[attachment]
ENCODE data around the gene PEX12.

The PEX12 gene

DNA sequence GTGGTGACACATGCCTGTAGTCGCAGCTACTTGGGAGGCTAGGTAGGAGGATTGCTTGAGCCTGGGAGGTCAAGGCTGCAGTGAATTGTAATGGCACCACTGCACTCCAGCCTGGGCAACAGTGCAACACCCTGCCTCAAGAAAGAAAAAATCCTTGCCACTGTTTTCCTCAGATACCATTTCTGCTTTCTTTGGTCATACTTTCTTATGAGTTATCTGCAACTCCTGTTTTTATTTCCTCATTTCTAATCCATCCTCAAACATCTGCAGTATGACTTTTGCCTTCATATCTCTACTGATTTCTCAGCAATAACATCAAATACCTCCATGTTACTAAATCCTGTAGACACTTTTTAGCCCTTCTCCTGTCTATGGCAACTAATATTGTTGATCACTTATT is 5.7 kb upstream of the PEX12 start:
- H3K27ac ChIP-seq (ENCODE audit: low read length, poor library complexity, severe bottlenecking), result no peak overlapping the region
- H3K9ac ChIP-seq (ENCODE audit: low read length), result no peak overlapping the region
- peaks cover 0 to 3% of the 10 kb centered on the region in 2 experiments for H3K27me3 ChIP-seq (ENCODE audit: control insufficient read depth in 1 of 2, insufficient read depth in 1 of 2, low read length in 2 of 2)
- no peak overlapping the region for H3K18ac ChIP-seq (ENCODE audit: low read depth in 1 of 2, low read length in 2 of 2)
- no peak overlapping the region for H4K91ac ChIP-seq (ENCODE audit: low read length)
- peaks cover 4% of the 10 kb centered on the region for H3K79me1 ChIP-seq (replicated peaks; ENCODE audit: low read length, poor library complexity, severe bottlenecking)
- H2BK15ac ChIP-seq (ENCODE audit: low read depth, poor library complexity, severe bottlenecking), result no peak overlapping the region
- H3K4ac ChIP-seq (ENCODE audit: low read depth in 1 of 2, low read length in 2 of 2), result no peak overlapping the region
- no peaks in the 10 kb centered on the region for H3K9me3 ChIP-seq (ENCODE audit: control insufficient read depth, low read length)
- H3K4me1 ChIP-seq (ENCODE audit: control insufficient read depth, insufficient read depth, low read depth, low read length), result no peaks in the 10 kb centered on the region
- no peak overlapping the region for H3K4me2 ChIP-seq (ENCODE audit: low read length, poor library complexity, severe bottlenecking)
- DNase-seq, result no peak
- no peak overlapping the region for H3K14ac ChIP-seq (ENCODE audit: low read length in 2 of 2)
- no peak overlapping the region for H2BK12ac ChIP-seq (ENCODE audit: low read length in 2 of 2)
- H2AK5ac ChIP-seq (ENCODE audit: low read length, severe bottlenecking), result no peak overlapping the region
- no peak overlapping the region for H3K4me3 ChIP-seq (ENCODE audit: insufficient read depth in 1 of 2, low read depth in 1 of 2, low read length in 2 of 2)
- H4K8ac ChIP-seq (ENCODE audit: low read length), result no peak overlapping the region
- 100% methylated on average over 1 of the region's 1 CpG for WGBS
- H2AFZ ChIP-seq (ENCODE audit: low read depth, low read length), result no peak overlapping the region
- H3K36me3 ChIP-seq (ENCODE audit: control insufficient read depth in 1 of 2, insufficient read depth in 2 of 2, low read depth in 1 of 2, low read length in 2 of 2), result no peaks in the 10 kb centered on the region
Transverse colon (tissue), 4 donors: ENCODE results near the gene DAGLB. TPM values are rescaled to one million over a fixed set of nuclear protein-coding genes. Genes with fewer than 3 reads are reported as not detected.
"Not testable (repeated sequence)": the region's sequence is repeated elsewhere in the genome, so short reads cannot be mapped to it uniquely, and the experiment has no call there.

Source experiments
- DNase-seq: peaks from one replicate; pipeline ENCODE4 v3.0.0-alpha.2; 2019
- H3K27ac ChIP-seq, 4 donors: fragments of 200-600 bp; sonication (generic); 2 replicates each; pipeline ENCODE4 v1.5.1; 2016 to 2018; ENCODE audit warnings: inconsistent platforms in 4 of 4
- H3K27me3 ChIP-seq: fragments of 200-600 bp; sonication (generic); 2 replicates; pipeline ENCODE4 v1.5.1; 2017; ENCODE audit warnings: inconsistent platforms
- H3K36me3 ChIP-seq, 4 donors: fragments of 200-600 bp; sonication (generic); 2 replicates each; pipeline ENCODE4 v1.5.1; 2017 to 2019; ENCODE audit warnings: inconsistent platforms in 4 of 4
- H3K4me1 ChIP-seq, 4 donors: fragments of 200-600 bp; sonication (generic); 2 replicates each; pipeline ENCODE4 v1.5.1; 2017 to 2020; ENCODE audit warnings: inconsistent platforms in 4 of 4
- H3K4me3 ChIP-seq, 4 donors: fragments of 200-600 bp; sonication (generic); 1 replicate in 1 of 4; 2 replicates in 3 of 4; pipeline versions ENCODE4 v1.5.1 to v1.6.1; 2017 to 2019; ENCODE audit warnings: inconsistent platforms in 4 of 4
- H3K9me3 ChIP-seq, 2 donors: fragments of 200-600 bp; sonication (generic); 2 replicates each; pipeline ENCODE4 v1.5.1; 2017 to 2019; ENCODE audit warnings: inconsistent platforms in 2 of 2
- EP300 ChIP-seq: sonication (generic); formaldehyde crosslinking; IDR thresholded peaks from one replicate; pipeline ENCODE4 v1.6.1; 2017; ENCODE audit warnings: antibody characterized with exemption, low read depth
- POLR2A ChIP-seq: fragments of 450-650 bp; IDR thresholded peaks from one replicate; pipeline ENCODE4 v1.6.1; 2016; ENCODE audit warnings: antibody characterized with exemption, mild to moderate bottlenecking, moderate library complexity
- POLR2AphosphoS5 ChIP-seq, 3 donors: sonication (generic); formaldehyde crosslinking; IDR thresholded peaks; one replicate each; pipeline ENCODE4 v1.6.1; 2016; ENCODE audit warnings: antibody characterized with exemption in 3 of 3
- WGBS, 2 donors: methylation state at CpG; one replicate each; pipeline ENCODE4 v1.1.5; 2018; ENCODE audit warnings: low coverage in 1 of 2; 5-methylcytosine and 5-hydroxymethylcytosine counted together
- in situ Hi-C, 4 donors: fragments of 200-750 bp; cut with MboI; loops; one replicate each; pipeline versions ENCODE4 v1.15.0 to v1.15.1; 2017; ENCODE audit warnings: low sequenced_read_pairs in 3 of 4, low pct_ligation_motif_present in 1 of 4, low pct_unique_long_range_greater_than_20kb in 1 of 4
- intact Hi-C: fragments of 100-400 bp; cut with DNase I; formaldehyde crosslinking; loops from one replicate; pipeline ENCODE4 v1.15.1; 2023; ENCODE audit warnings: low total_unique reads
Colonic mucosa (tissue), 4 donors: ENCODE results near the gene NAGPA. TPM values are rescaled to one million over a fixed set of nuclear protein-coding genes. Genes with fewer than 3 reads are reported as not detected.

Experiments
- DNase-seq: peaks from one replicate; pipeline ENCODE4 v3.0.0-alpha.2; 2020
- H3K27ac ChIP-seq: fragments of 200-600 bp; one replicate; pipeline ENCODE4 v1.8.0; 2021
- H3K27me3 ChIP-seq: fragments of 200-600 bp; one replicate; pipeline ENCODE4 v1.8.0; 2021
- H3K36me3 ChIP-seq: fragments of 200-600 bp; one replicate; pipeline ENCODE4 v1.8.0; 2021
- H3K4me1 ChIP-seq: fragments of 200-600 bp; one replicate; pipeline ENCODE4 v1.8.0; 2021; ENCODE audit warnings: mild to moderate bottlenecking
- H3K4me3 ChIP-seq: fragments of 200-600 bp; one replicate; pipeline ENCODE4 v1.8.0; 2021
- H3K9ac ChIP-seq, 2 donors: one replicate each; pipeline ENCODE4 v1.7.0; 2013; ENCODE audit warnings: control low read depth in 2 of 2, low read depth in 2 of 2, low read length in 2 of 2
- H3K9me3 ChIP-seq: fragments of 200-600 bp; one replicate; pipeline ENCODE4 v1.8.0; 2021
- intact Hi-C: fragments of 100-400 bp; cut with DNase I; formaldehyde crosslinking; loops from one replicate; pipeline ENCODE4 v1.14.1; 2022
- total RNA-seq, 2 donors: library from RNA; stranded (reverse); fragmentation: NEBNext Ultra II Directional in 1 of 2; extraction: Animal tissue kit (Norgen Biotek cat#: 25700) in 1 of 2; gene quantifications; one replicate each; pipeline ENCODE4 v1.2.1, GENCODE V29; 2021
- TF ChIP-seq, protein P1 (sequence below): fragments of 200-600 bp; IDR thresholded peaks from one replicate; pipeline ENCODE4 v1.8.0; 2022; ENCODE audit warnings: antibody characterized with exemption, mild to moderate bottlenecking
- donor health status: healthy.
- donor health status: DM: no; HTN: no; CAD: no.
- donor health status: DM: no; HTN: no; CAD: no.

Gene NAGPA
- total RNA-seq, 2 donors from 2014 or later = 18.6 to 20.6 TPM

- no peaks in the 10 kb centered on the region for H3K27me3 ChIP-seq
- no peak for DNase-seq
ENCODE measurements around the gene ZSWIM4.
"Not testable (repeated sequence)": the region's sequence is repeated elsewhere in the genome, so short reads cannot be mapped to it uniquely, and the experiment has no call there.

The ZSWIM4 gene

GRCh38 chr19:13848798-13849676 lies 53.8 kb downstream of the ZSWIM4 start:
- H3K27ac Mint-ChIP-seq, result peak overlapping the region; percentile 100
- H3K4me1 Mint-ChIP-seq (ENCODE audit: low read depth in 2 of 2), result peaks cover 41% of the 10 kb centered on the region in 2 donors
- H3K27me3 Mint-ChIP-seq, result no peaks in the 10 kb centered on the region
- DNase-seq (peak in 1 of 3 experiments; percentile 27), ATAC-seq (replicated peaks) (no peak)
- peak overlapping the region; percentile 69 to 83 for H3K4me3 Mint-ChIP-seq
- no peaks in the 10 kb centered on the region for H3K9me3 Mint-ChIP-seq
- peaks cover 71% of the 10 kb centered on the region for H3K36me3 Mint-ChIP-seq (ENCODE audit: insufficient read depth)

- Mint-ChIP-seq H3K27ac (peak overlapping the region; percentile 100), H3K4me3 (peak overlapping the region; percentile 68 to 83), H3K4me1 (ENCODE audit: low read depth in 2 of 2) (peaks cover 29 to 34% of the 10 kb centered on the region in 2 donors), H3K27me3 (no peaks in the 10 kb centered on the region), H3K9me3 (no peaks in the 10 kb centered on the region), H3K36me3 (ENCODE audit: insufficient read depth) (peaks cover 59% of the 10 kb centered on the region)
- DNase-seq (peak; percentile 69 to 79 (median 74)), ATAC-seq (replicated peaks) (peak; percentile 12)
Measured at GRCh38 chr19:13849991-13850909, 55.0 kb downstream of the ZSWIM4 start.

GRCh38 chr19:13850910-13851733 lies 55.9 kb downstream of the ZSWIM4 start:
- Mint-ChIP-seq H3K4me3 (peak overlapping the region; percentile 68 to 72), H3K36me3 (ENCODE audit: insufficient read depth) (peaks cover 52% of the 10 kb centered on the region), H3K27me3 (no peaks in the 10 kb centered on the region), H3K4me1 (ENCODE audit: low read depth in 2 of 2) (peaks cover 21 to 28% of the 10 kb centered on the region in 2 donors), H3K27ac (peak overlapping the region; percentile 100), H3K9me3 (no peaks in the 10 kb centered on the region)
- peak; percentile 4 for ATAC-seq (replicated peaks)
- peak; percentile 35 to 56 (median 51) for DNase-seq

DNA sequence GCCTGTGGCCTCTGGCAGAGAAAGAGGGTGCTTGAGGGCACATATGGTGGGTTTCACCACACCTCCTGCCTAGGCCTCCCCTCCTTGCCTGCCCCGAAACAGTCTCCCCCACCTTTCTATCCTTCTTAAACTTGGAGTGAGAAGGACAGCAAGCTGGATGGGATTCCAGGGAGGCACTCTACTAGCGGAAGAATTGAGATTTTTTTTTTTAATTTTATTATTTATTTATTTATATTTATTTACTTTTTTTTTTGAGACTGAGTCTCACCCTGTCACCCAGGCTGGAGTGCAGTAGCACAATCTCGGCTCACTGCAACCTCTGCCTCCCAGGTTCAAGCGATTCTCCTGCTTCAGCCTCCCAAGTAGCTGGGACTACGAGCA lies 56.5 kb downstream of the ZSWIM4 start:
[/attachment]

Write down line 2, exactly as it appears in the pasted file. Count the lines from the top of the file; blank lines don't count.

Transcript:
The PEX12 gene